In Cold Blood, 50 Years On : The Guardian takes a look at Holcomb, Kansas 50 years (to the day) after the crimes depicted in Truman Capote's In Cold Blood.
For lovers of old-time, mountain banjo styles and songs, Roscoe Holcomb and Dock Boggs are revered figures. To many, however, plucker and singer David Akeman remains uncelebrated or unknown, even by his stage name of Stringbean. Is it because he was for a time actually famous as a country music showbiz staple, and therefore lacks folk cred? Or maybe the purists just can't get with those low-hanging pants the man was known for, his original hillbilly homeboy styling? Or was it cause on any given tune his left hand would likely be off the neck of the banjo more than on it? Whatever the reason, it's time folks took a new look at Stringbean. After all, the lines between folk and commercial styles have always been blurry in American music. Let's hear it for Stringbeeeeeeeaaan! [more inside]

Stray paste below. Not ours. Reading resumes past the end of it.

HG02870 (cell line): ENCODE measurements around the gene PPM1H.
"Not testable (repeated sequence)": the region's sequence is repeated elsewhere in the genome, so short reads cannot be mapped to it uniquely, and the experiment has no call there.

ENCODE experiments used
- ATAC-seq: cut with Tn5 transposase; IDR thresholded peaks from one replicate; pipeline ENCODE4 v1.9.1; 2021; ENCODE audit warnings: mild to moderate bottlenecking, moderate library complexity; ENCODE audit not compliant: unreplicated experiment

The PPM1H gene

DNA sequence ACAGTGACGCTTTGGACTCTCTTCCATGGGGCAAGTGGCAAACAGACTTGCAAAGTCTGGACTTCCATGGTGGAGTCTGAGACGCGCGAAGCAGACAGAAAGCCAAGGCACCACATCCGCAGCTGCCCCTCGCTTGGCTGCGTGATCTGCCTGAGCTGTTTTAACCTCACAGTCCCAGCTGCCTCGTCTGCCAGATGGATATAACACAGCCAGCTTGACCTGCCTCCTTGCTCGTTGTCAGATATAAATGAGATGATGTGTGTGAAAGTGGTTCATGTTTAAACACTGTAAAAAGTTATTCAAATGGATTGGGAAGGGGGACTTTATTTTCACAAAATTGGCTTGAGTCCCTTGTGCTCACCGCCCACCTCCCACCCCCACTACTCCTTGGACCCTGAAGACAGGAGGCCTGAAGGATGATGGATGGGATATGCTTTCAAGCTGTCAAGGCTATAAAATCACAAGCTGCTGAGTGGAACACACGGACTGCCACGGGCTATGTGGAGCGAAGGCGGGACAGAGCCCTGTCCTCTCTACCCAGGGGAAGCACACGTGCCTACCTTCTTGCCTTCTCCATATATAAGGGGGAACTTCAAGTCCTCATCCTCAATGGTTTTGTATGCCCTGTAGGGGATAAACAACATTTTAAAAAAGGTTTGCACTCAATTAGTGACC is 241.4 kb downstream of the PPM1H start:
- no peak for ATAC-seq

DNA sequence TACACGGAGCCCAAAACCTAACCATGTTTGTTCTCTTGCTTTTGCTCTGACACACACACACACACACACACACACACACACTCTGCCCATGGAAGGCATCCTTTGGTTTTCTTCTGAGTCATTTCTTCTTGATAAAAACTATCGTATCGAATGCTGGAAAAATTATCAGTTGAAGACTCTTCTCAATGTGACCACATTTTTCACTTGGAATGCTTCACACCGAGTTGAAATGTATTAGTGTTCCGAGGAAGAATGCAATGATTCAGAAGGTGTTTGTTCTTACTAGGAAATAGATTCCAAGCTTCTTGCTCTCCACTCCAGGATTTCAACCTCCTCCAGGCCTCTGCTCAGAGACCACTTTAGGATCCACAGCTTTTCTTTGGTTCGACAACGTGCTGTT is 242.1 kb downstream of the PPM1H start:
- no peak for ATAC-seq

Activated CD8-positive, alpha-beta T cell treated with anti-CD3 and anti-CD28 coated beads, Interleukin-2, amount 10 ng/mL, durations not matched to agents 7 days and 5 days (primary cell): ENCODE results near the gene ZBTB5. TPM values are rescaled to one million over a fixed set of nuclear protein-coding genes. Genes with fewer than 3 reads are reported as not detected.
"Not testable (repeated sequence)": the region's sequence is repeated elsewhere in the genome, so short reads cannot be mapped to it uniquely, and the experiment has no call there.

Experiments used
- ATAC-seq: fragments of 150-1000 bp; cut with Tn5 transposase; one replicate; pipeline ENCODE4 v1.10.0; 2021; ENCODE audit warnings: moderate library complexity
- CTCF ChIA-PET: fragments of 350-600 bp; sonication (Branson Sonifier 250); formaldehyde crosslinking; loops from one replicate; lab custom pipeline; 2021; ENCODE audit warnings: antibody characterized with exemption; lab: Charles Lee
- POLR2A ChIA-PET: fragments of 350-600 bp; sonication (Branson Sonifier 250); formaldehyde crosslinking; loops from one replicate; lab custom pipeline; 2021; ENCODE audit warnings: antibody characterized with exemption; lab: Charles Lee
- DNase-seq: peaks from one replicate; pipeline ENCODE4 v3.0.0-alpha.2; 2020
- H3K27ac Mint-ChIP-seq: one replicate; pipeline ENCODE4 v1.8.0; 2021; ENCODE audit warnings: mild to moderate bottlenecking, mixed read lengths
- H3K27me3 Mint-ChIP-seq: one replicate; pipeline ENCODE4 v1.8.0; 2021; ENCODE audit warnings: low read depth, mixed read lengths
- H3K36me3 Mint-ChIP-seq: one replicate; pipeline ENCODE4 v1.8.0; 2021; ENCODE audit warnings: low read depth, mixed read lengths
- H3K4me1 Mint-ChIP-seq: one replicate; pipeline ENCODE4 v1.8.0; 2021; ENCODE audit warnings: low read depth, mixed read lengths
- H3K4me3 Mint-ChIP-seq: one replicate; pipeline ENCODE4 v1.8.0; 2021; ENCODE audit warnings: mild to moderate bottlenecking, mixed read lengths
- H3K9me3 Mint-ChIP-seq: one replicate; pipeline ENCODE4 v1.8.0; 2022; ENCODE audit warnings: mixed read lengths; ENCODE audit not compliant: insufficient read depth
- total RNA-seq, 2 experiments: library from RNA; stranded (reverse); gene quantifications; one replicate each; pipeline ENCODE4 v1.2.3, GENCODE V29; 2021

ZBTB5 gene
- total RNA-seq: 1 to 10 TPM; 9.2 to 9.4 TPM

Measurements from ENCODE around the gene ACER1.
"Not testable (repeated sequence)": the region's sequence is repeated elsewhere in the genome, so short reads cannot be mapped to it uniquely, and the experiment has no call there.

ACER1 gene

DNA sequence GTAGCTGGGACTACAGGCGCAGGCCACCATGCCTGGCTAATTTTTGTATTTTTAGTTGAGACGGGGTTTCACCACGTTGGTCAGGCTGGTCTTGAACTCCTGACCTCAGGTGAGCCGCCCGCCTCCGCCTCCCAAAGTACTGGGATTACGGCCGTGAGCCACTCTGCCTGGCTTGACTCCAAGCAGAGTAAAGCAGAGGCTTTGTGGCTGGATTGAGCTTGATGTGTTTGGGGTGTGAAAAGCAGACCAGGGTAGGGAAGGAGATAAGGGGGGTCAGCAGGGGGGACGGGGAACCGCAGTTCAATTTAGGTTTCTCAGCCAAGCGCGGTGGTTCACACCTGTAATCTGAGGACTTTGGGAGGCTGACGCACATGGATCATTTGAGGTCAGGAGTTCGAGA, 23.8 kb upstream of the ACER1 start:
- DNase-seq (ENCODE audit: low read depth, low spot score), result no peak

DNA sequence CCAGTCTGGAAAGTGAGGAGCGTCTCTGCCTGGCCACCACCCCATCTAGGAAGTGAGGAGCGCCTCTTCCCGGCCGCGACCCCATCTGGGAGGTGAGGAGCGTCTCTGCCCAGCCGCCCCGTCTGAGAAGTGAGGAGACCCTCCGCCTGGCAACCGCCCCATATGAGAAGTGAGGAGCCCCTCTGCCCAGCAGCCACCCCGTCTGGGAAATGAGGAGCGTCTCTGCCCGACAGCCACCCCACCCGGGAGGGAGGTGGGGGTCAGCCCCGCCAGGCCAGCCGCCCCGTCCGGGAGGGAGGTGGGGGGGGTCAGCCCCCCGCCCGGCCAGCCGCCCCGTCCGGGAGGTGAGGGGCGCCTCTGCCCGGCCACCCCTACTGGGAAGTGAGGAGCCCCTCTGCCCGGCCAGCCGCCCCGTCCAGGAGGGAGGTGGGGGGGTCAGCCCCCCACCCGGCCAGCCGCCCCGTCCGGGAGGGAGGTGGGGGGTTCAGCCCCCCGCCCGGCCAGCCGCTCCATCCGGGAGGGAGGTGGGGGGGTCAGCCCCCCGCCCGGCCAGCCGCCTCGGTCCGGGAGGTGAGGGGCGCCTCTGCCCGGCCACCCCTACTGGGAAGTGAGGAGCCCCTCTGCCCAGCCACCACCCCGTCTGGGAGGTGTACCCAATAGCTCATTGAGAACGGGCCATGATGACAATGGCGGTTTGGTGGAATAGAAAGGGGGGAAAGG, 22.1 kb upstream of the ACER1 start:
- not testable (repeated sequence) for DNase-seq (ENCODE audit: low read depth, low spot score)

In Cold Blood. Forty-five years ago today, the bodies of four members of the Clutter family were discovered in Holcomb, Kansas. The killers made off with $40 and a transistor radio. This New York Times report inspired Truman Capote to write what he called the first "non-fiction" novel. There are other accounts of the murders, including one that says the book is not honest. In 1996, Capote and George Plimpton discussed creative journalism and the book in a long interview. (Plimpton's own biography of Capote details some of the liberties Capote took.) [All links SFW.]